Classifieds Hero: 1965 Ford-Lotus Cortina
This rally and race hero from Colin Chapman and the Blue Oval is a motorsport icon. Here’s a chance to own one of the best around
Born from Colin Chapman’s desire to build his own engines for his Lotus sports cars, the Lotus Cortina was first unleashed upon the public in 1963 – when the world was still black and white, and the public lived in fear of the Kray twins’ Jaguar 420G.
Using a twin-cam design first commissioned in 1961, which was based upon the Ford Kent engine series, Lotus Twin Cam-powered cars wiped the racing board clean. Chapman initially used small-capacity versions of the Kent engine for development, but then decided the 1557cc unit – which first appeared in the Lotus 23 driven by Jim Clark – was the best way forward. The powerplant also went on to whisk the Lotus Elan into the history books later that same year.
As the engine underwent development work, Walter Hayes, a commanding force within Ford’s UK division, persuaded Chapman to shoehorn the unit into 1000 production models for Group 2 homologation. Ford offered to supply the two-door bodyshells and take care of the marketing, including the sale of the vehicles, whereas Lotus would be charged with ensuring all the mechanical and cosmetic changes were successful.
Aside from fitting a Lotus engine, there were major revisions to the gearbox, interior styling plus front and rear suspension. The exterior also enjoyed a crash diet, with various weight-saving modifications to keep the 100mph target speed within grasp.
After everything was signed off, the Ford-Lotus Cortina – its official Ford title – launched to a deluge of positivity, from both critics and public alike. It was an instant success, and the Mk2 took the family reins in 1966 with improved running gear and updated trim. Production ceased in 1970, by which point the Lotus Cortina had logged major successes in both rallying and racing, having captured the public’s imagination and made a mark as a cultural icon.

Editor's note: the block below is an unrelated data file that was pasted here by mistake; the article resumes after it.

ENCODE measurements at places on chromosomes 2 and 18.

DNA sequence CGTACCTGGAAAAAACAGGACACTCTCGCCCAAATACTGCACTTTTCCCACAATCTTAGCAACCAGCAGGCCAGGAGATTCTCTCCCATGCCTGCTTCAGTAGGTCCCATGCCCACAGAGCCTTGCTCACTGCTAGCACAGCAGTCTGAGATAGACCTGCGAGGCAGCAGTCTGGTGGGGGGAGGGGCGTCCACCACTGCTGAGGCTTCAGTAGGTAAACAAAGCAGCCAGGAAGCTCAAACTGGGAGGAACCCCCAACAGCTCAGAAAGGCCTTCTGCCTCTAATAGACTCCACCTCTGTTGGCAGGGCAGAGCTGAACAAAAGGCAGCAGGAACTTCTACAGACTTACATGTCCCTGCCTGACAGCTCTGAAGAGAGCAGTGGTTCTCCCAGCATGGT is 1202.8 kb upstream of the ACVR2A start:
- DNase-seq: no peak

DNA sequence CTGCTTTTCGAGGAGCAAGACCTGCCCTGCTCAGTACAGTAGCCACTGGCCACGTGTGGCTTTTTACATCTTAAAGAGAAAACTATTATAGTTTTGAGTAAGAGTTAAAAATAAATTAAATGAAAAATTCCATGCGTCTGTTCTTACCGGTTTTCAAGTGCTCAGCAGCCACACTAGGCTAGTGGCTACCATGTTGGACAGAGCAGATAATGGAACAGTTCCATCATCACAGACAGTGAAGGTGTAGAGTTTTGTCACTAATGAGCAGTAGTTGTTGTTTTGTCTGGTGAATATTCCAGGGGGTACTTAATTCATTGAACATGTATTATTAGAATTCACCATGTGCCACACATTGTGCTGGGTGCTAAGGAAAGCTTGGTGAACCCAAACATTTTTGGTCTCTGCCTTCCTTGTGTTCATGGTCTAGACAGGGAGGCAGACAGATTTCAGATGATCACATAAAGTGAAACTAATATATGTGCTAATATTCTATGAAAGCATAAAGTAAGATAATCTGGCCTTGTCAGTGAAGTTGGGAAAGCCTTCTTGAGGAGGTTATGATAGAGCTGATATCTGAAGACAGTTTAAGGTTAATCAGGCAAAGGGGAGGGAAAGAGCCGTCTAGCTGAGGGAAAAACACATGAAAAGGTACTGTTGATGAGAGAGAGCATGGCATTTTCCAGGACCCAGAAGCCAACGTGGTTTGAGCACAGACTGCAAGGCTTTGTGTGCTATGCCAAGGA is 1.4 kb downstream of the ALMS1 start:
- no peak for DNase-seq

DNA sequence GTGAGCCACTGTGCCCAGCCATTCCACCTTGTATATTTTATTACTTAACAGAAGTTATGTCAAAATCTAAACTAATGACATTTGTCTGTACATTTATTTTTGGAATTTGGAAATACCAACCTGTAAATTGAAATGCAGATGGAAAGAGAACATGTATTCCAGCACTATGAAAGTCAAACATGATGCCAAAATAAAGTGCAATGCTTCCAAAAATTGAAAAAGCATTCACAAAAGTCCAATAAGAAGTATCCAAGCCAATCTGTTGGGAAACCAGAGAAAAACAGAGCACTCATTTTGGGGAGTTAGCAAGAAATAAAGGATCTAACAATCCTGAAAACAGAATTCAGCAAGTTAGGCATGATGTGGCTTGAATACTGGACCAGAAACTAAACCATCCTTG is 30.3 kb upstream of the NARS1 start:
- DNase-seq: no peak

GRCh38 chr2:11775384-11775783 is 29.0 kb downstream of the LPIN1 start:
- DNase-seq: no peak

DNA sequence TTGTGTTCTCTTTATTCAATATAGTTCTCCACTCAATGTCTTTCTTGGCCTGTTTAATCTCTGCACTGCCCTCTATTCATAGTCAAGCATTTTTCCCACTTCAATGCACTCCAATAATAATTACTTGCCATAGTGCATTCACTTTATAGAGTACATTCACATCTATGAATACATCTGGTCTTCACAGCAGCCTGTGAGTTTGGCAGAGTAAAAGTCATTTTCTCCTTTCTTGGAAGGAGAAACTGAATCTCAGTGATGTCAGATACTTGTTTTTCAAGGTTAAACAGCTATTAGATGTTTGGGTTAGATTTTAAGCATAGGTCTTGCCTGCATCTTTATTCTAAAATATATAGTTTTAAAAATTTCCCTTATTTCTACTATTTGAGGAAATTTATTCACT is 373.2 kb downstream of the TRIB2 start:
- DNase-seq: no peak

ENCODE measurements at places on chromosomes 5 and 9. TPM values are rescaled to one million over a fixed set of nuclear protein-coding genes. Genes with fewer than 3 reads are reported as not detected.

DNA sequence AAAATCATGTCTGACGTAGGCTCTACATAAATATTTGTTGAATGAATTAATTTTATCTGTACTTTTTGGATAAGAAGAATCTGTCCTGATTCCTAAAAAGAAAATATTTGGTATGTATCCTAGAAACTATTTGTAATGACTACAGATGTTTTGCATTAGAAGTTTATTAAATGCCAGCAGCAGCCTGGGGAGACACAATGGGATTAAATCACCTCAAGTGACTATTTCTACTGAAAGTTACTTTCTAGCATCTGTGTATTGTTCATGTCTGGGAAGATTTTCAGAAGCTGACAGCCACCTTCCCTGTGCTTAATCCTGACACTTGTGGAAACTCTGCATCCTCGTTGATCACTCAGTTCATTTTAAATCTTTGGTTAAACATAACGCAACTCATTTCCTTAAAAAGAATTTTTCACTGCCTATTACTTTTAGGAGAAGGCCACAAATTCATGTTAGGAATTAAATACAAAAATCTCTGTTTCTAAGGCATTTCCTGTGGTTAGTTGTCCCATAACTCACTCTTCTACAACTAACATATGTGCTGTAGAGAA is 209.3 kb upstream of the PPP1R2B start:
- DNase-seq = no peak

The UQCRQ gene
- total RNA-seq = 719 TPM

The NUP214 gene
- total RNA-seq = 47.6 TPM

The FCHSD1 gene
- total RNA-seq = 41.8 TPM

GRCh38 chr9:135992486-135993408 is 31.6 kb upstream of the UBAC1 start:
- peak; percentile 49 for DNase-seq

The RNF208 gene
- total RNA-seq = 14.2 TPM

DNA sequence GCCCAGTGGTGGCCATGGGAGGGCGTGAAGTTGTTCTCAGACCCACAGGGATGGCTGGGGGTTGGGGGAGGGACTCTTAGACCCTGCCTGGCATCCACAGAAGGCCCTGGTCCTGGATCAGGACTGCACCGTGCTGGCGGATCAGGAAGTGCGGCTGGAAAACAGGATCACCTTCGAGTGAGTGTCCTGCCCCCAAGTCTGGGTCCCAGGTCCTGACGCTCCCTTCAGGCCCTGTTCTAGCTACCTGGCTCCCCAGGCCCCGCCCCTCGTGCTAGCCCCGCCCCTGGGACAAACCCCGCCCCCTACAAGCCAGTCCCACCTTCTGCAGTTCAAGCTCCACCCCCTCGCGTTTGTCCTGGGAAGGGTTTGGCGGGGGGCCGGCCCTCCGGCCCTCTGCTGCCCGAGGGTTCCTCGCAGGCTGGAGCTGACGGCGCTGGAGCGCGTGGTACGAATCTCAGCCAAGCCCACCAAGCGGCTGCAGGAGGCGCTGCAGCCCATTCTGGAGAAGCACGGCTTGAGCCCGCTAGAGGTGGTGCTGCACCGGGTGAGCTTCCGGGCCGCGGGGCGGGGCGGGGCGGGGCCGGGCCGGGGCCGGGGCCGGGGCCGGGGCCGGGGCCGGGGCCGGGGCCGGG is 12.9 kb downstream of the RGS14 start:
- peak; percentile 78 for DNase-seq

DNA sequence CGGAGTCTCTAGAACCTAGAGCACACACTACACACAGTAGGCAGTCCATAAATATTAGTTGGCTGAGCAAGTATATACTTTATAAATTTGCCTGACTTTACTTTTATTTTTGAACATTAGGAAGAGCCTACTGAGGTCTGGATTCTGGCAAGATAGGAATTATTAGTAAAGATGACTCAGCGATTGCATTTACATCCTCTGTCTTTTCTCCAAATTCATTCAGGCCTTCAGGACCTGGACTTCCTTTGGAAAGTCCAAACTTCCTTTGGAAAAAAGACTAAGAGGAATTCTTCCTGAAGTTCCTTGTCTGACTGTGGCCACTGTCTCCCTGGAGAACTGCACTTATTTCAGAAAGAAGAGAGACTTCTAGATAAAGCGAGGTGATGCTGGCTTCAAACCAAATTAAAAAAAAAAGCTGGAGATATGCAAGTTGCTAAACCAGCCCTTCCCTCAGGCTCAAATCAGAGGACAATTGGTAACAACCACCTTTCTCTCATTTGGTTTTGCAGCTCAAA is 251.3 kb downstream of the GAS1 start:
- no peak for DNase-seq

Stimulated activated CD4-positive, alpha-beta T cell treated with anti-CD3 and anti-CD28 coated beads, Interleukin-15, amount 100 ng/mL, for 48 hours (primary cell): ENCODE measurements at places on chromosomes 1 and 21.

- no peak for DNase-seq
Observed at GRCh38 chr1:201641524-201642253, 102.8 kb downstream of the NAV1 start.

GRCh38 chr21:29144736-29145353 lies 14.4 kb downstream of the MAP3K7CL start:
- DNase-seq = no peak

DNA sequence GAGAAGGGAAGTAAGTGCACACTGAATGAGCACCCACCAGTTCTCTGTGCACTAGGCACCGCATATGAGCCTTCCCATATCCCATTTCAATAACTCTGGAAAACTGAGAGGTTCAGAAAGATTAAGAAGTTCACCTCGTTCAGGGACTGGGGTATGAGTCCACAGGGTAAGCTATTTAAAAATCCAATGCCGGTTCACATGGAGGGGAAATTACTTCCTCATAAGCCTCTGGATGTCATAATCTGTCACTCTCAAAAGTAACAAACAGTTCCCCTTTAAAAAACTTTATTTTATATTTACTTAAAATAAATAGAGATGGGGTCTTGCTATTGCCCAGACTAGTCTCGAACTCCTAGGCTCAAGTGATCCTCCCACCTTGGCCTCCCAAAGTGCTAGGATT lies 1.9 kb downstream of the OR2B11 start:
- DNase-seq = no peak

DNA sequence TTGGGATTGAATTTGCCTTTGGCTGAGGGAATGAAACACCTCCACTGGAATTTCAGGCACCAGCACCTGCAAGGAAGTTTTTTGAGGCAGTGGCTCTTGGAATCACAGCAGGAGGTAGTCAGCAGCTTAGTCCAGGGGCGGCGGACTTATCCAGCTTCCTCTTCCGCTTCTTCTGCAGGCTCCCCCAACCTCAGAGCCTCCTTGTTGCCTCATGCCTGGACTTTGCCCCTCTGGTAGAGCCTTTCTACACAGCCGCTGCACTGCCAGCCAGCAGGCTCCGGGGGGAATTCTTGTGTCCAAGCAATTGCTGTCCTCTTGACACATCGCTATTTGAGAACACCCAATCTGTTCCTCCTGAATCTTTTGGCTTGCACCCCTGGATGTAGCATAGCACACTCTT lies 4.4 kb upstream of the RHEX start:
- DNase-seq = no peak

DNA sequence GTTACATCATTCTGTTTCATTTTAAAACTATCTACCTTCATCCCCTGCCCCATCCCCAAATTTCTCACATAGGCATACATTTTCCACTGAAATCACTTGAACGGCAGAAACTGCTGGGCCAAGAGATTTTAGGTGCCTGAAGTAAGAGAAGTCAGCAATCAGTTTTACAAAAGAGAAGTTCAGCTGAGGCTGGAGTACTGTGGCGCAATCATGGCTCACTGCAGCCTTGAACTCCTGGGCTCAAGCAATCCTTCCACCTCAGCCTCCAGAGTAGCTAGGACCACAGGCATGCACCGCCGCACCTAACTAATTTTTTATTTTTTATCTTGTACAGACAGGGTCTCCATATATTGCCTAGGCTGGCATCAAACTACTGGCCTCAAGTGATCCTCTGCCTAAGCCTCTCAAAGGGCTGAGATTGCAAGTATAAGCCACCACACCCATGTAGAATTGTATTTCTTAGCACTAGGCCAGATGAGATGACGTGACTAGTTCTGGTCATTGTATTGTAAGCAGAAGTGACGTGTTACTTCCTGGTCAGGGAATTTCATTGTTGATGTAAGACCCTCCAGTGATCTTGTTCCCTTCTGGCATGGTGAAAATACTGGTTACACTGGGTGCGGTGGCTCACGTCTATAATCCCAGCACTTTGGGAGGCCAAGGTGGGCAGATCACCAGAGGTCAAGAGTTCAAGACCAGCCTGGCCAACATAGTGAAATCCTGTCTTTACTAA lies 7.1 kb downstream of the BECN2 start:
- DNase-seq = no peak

The model landed as an instant classic, but the market has since gone mad for this tarmac-abusing beast. There’s something irresistible about a car that appears sedate enough for a leisurely Sunday jaunt, but is also capable of terrorising passengers with tail-sliding aggression.
In historic racing, the Lotus Cortina continues to reign supreme, retaining its status as the most sought-after choice for current competitions.
From the classifieds
This 1965 Ford-Lotus Cortina was fully restored by the current owner back in 1992, gaining its FIA HVIF the following year. Seldom has it seen a race in anger since, and it’s remained in immaculate condition having been kept in air-conditioned storage for a number of years.
With values on a steady climb, and a rarity factor all of its own, there isn’t another investment around that can offer the same exhilaration for anyone with the inkling and the capital.
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